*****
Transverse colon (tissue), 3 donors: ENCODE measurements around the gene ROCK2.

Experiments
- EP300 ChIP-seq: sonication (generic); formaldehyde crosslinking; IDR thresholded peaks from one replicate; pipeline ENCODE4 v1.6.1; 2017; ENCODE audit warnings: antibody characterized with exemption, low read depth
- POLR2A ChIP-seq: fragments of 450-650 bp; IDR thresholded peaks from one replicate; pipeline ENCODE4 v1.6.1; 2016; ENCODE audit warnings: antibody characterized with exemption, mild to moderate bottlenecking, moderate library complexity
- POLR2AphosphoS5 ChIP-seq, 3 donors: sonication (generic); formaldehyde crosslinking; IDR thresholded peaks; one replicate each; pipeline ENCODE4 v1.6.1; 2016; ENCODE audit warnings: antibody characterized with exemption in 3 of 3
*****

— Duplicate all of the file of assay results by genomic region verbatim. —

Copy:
Transverse colon (tissue), 3 donors: ENCODE measurements around the gene ROCK2.

Experiments
- EP300 ChIP-seq: sonication (generic); formaldehyde crosslinking; IDR thresholded peaks from one replicate; pipeline ENCODE4 v1.6.1; 2017; ENCODE audit warnings: antibody characterized with exemption, low read depth
- POLR2A ChIP-seq: fragments of 450-650 bp; IDR thresholded peaks from one replicate; pipeline ENCODE4 v1.6.1; 2016; ENCODE audit warnings: antibody characterized with exemption, mild to moderate bottlenecking, moderate library complexity
- POLR2AphosphoS5 ChIP-seq, 3 donors: sonication (generic); formaldehyde crosslinking; IDR thresholded peaks; one replicate each; pipeline ENCODE4 v1.6.1; 2016; ENCODE audit warnings: antibody characterized with exemption in 3 of 3